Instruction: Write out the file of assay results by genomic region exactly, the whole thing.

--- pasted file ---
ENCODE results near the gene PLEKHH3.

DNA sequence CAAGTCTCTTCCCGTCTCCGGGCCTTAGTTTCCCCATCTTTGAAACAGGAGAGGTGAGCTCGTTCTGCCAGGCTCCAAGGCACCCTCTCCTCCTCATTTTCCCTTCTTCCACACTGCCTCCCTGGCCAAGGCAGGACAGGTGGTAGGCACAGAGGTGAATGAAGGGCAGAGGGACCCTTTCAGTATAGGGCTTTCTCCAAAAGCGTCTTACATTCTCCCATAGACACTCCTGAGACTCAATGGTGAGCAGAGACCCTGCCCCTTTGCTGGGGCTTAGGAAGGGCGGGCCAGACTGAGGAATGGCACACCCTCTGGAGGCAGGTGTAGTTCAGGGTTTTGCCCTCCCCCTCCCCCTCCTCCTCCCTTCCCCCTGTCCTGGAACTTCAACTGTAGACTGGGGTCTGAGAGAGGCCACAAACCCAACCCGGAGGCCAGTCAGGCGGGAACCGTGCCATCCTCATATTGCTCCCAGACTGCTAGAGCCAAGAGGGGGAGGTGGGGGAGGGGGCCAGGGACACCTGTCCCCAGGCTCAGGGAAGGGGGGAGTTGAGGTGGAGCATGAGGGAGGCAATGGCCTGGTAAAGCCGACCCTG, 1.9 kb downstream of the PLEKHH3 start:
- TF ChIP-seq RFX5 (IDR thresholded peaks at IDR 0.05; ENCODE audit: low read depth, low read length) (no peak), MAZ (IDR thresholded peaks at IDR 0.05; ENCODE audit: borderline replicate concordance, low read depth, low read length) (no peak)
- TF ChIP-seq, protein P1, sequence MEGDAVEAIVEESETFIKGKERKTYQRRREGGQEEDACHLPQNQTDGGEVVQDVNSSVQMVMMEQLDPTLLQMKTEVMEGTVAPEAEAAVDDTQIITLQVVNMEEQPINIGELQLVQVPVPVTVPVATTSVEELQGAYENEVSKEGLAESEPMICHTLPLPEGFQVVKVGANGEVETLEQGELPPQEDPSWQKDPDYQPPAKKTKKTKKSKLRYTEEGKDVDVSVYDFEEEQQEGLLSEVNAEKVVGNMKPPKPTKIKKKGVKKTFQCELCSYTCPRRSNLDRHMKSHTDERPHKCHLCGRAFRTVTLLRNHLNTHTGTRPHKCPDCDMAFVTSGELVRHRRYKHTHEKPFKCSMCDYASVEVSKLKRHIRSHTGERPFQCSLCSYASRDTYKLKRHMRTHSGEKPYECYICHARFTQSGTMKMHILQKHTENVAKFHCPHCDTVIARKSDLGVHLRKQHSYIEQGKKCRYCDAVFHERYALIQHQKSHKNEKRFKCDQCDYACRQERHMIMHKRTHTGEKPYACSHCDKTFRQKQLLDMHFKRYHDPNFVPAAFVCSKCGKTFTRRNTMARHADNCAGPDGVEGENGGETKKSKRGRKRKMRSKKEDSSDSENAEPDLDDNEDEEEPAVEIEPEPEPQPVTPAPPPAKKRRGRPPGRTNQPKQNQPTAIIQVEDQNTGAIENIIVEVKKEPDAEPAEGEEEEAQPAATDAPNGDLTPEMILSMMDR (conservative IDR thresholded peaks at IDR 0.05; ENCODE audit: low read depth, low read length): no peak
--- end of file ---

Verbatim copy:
ENCODE results near the gene PLEKHH3.

DNA sequence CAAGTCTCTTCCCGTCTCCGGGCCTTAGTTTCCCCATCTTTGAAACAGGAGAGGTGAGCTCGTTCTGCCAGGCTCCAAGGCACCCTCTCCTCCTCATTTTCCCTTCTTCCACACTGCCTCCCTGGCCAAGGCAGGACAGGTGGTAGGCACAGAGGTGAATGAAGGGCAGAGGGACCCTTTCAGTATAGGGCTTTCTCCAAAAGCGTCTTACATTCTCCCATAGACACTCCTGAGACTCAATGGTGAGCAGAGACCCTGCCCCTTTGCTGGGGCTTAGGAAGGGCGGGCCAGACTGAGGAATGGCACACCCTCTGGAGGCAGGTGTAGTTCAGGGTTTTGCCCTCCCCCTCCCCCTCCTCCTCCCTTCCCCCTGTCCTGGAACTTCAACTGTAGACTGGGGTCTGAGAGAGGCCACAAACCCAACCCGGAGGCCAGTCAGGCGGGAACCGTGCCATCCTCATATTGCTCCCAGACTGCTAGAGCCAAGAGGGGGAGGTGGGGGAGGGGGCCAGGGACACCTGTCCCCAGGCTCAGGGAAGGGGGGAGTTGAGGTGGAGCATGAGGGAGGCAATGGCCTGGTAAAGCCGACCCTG, 1.9 kb downstream of the PLEKHH3 start:
- TF ChIP-seq RFX5 (IDR thresholded peaks at IDR 0.05; ENCODE audit: low read depth, low read length) (no peak), MAZ (IDR thresholded peaks at IDR 0.05; ENCODE audit: borderline replicate concordance, low read depth, low read length) (no peak)
- TF ChIP-seq, protein P1, sequence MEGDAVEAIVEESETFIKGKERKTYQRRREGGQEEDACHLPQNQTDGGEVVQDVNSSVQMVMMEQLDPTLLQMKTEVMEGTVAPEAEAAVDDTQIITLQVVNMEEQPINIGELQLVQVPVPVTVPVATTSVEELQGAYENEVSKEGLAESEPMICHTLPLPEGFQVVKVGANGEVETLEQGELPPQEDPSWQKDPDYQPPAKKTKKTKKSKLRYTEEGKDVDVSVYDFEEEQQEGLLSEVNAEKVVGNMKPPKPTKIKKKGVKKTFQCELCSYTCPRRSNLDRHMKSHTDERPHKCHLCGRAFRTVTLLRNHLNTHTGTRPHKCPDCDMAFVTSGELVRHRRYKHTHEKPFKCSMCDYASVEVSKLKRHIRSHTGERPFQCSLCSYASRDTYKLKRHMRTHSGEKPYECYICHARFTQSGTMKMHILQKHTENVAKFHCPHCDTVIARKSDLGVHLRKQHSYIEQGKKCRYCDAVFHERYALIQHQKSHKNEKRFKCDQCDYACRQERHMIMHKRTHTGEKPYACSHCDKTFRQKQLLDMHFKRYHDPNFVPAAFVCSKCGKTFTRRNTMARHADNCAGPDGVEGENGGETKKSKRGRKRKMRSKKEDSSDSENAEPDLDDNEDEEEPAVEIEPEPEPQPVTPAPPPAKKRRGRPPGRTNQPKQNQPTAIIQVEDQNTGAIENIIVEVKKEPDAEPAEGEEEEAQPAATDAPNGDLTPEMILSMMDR (conservative IDR thresholded peaks at IDR 0.05; ENCODE audit: low read depth, low read length): no peak